For decades, neuroscientists have been trying to design computer networks that can mimic visual skills such as recognizing objects, which the human brain does very accurately and quickly. Until now, no computer model has been able to match the primate brain at visual object recognition during a brief glance. However, a new study from MIT neuroscientists has found that one of the latest generation of these so-called ‘deep neural networks’ matches the primate brain.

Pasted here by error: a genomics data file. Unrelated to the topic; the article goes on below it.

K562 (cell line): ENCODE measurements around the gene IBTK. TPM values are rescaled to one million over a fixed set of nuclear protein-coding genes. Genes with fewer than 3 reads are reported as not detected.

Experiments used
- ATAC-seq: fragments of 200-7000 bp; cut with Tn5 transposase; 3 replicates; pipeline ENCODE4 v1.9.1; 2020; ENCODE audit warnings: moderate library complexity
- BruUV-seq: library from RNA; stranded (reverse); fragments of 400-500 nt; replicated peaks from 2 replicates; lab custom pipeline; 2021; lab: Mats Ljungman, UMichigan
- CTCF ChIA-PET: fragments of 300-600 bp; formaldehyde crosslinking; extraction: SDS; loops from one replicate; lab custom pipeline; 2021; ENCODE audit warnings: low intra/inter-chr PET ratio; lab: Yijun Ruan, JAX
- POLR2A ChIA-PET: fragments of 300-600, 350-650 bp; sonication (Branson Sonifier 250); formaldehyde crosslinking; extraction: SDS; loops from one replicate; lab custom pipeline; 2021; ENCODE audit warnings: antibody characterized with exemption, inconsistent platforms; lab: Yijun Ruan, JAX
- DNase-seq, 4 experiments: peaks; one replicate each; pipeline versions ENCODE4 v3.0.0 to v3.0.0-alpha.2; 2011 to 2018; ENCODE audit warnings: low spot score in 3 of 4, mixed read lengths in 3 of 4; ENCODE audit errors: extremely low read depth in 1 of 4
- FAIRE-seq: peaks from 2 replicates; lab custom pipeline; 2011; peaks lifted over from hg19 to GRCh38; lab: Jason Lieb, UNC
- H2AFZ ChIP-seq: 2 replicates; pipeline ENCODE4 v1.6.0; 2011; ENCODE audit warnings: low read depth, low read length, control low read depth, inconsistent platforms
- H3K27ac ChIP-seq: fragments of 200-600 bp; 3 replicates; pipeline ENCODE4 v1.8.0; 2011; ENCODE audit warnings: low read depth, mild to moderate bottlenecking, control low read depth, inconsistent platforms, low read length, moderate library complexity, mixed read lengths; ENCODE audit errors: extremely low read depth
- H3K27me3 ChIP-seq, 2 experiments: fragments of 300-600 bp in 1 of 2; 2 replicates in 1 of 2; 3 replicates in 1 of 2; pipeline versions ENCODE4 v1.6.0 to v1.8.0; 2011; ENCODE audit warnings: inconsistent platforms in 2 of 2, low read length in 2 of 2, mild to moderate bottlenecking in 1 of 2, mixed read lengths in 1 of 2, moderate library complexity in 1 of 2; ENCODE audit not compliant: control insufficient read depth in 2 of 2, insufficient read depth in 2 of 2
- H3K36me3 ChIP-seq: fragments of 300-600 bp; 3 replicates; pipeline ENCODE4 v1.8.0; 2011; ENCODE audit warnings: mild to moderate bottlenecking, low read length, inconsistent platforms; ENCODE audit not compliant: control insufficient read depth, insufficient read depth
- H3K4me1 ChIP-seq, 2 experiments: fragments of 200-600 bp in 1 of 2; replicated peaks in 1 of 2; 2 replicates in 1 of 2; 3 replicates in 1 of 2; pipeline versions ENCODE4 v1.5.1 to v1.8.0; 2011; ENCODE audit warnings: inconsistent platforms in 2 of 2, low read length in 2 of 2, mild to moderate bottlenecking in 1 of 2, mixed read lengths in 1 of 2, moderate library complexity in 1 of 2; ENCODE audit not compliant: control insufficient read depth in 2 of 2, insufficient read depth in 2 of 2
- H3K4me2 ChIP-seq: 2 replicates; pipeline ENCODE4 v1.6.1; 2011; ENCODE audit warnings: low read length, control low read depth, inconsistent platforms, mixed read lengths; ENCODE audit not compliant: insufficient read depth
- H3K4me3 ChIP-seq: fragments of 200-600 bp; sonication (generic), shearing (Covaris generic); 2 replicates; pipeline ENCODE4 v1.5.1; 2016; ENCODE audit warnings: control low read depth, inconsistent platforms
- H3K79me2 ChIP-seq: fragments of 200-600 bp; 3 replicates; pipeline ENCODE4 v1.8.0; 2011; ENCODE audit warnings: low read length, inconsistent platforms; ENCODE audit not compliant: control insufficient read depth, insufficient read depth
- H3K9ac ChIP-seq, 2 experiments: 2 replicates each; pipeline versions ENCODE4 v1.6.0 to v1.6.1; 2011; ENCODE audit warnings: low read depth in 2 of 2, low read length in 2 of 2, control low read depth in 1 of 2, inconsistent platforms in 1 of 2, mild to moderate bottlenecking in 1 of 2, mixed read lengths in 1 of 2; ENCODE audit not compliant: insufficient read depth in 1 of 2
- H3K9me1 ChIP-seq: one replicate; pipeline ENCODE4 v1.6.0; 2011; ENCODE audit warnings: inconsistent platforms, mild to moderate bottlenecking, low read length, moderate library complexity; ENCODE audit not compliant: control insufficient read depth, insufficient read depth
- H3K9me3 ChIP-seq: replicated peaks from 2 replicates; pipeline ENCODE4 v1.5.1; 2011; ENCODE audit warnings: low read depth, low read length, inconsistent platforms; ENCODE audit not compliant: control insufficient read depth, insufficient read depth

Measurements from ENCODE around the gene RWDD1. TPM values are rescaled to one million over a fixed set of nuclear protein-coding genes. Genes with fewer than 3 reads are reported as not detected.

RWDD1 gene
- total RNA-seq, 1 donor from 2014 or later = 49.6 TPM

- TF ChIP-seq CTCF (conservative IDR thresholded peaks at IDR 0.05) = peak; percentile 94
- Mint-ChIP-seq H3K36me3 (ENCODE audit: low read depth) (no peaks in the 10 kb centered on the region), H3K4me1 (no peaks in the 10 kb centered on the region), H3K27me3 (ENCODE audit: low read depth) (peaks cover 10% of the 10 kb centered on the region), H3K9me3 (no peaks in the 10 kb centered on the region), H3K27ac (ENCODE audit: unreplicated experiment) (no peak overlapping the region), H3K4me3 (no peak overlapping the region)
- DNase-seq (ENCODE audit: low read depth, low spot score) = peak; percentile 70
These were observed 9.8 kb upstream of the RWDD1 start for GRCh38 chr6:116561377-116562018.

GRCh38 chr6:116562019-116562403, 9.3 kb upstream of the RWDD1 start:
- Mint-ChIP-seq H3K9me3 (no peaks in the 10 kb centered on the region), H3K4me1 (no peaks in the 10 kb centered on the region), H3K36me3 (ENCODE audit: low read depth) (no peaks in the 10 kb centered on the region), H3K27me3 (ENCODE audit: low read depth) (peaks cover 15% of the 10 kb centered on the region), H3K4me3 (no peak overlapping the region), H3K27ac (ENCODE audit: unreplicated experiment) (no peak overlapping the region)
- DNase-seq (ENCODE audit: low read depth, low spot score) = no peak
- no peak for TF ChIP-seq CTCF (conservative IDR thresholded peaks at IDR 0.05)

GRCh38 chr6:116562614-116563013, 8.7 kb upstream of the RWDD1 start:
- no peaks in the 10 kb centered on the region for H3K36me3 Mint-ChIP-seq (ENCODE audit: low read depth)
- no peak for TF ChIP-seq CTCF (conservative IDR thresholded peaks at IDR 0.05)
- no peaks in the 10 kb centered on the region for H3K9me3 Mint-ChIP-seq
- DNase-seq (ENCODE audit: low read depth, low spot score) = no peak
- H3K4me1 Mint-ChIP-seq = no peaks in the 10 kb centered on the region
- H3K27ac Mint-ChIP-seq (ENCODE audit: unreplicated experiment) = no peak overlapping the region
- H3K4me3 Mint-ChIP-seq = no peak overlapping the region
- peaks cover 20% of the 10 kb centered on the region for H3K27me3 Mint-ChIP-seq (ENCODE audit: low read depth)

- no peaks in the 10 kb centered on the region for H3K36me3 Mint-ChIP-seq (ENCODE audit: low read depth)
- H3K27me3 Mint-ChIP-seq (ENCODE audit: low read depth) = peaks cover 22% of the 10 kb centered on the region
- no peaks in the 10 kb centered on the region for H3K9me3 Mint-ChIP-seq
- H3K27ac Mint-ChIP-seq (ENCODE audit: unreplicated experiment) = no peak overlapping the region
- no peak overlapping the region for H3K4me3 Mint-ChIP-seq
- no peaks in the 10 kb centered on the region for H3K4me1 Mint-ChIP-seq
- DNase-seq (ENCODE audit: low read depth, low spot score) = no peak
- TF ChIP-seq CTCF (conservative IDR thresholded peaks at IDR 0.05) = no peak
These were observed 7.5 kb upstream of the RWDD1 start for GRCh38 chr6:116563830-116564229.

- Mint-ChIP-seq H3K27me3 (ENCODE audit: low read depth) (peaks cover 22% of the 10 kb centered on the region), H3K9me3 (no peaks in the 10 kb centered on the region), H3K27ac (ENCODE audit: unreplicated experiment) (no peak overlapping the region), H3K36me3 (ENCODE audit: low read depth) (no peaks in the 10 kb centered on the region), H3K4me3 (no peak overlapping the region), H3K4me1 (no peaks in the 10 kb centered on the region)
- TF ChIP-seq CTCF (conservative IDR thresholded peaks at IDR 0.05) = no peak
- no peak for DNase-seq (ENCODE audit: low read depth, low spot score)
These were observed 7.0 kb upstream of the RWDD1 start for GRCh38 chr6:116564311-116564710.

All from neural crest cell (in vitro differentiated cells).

Because these networks are based on neuroscientists' current understanding of how the brain performs object recognition, the success of the latest networks suggests that neuroscientists have a fairly accurate grasp of how object recognition works. The fact that the models predict the neural responses and the distances of objects in neural population space shows that these models encapsulate our current best understanding as to what is going on in this previously mysterious portion of the brain.